Robert Indiana’s Love


I remember the first time I stumbled on my first LOVE. At the time I had already been living in New York City for a few months but for some reason had not passed the corner of 55th Street and 6th Avenue where the bright red sculpture stood. I was already familiar with the imagery from cards, posters, T-shirts, jewelry, and from just living life. But I never knew much about the meaning behind it until I moved to Maine years later.

LOVE was created by American artist Robert Indiana in the 1960s and is one of the most recognizable artworks of the twentieth century. Art historian Susan Elizabeth Ryan revealed in her monograph on Indiana that the first version of his most famous work was completed “within complex circumstances” at the end of 1964. It was after Indiana ended his relationship with another famous artist, Ellsworth Kelly. Ryan explains, “It had a cruder four-letter word in place of “love,” in a similar composition with a tilted ‘U.’” Indiana never fully disclosed to the public why he made the G-rated version—the next year the Museum of Modern Art commissioned him to create it for their Christmas card. Indiana stacked the letters L and O over the letters V and E in bold serif typeface, slanting the O sideways, creating a line leading to the V, with green and blue spaces backing red lettering. In 1973 the design was issued as an eight-cent stamp by the United States Postal Service for Valentine’s Day. Over 330 million were printed. The first LOVE sculpture was a 12-foot-tall Corten steel version made in 1970 for the Indianapolis Museum of Art.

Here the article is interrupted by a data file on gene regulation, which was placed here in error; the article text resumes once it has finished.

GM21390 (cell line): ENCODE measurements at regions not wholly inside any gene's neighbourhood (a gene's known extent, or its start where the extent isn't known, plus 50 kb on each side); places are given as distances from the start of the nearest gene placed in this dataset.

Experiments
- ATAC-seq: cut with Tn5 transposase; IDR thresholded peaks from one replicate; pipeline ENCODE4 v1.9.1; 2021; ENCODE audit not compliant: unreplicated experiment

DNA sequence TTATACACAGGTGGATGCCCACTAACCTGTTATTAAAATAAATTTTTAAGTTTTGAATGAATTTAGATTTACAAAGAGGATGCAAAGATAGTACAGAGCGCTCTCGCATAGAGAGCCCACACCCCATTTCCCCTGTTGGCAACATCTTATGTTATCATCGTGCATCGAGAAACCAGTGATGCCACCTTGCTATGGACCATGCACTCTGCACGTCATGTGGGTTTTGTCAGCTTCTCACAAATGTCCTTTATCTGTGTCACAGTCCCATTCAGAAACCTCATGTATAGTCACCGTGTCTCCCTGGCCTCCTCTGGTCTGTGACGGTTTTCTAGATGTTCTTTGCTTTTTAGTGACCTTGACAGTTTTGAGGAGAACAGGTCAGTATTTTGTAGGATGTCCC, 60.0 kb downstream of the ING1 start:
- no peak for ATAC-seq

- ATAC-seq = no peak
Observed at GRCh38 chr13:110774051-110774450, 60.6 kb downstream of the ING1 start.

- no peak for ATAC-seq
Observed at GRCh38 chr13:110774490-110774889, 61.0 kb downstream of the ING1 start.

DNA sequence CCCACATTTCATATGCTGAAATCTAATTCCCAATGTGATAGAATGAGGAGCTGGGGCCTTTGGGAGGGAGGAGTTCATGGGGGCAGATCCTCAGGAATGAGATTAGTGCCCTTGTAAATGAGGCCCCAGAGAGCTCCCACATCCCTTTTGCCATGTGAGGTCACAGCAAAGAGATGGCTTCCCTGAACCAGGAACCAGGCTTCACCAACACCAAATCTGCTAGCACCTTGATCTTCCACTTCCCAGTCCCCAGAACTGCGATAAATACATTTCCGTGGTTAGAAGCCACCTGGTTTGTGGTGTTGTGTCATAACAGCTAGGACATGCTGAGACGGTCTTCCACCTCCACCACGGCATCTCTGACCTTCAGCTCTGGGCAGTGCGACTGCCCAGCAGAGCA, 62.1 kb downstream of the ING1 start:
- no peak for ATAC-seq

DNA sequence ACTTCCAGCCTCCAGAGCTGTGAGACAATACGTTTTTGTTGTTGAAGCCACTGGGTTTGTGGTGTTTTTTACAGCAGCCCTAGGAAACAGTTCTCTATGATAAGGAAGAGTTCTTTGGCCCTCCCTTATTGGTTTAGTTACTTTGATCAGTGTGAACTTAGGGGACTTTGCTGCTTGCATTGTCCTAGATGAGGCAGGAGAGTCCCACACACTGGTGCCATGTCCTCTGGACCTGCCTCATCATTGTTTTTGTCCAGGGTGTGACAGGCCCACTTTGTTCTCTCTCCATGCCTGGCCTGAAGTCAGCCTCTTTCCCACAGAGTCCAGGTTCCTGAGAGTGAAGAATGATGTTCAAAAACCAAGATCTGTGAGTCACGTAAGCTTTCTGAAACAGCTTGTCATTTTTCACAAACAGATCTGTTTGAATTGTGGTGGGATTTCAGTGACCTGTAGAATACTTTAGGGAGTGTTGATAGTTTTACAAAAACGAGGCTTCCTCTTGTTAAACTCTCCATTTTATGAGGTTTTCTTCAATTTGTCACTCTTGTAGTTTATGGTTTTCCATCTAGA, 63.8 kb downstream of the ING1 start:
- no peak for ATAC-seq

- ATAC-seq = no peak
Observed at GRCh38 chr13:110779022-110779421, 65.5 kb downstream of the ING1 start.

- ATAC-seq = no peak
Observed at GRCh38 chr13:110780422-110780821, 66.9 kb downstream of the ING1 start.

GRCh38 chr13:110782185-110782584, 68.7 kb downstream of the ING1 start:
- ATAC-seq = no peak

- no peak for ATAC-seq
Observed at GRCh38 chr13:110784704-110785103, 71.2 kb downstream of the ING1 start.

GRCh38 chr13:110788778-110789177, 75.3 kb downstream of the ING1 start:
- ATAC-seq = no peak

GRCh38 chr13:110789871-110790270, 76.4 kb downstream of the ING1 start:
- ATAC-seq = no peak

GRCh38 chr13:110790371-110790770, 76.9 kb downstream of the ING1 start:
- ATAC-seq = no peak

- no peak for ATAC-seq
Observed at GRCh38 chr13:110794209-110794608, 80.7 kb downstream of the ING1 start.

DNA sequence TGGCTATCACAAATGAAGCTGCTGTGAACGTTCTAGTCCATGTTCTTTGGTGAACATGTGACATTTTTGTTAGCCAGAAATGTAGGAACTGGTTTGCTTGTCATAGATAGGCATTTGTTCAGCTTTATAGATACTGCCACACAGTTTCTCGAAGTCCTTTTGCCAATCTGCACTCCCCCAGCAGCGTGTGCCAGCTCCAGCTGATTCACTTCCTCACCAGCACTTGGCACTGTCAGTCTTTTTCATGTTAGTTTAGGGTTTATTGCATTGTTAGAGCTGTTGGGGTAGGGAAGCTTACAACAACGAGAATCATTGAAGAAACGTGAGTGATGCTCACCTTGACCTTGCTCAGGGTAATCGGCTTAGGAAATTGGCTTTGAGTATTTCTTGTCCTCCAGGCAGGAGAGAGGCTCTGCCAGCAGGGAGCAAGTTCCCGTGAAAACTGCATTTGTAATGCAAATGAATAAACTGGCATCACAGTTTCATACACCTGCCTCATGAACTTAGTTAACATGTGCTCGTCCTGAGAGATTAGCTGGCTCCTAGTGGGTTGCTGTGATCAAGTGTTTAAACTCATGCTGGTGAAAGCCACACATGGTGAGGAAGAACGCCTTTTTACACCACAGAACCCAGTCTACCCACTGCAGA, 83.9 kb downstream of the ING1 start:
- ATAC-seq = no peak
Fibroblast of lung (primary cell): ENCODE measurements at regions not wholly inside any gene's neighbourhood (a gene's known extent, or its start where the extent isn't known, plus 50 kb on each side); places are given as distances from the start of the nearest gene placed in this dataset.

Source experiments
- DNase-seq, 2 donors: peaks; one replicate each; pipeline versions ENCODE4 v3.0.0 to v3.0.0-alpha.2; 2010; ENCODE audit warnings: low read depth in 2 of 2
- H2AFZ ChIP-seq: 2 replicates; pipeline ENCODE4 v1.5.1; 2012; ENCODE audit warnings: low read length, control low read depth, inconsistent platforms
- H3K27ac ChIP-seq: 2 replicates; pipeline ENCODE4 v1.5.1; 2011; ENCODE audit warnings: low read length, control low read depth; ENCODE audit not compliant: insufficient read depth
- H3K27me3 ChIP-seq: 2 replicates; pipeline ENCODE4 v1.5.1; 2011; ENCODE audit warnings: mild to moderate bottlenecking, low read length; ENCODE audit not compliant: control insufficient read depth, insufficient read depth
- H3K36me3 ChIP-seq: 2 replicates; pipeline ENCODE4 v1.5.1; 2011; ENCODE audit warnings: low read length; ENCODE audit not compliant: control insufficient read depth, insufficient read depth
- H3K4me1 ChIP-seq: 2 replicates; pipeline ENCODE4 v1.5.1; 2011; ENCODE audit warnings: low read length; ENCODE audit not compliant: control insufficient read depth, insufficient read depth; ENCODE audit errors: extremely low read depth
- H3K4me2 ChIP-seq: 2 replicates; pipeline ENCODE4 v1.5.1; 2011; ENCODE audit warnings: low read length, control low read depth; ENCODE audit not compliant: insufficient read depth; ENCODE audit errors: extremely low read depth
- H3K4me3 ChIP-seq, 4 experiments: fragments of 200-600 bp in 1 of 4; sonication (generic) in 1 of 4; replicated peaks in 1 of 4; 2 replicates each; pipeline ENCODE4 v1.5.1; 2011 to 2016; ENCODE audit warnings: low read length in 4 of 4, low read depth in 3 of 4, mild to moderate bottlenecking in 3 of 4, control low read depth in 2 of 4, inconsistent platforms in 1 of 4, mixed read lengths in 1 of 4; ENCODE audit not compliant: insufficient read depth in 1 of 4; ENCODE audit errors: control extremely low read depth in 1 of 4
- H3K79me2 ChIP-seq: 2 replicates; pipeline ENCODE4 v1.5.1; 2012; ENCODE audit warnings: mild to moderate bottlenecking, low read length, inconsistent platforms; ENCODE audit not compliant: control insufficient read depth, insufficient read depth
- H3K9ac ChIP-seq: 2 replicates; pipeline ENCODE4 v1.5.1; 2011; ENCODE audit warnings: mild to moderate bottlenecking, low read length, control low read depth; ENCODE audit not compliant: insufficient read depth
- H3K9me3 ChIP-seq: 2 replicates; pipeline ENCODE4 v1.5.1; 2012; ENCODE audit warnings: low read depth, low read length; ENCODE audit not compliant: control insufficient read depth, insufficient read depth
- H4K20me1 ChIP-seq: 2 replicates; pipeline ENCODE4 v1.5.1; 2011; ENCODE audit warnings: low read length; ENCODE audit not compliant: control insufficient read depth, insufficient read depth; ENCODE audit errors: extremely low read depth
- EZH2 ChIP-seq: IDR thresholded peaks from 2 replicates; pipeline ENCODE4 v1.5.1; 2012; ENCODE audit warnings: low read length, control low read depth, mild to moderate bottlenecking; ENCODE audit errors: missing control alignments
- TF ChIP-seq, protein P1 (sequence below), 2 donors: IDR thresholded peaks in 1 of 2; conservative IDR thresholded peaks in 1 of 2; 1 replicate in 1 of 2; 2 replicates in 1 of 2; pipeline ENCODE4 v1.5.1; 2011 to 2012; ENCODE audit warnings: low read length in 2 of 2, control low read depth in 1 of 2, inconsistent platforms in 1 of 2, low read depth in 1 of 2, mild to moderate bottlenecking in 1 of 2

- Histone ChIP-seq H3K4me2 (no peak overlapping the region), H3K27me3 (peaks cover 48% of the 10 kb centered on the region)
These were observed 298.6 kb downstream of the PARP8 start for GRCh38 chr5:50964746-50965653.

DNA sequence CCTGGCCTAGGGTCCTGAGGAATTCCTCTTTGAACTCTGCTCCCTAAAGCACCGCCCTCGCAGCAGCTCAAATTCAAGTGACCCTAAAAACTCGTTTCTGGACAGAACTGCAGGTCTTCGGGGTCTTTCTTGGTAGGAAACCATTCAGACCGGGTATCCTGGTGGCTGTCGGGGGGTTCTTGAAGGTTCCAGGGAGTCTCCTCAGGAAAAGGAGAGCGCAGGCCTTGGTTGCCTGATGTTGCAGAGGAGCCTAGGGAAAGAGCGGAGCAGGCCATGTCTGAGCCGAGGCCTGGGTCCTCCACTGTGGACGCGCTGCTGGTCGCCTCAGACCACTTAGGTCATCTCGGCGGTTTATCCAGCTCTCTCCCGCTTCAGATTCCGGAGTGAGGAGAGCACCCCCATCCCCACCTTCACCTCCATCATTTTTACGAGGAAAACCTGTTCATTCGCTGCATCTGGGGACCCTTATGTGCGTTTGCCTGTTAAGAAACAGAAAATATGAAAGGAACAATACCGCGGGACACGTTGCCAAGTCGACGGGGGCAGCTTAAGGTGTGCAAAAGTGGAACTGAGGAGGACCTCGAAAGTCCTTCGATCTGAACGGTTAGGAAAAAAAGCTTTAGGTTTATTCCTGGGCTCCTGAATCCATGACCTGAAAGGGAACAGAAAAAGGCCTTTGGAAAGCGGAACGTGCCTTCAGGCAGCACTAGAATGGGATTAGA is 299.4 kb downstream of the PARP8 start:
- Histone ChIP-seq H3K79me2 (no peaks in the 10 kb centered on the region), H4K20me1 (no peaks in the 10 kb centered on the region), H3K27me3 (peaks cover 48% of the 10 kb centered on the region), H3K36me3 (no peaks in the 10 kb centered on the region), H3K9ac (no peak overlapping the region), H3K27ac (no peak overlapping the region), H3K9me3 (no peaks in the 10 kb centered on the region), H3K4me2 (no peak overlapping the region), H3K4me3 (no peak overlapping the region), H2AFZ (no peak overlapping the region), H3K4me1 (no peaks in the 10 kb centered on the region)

Indiana is best known for creating hard-edged images, often with words and numbers that could be viewed as a roadmap of his life. The artist was greatly inspired by the written word and by poets like Gertrude Stein in the early days of his career. Indiana has described the character of his work as “verbal-visual.”

Sadly, Indiana never felt he received the artistic recognition he truly deserved. Born Robert Clark in New Castle, Indiana, he changed his name after arriving in New York in the 1950s, determined to make a life as an artist. He soon grew sick of the New York City art scene and being referred to as a Pop artist when he considered himself an “American painter of signs.” He left New York in 1978 feeling that LOVE had made him a “one-hit wonder” and moved to Vinalhaven off the coast of Rockland, Maine. Here in Maine he gained the reputation of being a recluse, refusing to speak with the press, or anyone else for that matter.

Even after Indiana’s death in 2018, LOVE brought a great deal of heartache. You can find plenty of reading material online about the lawsuits surrounding Indiana’s estate and the rights to his artwork. His estate was mired in costly legal battles until a settlement was finally reached in June 2021.

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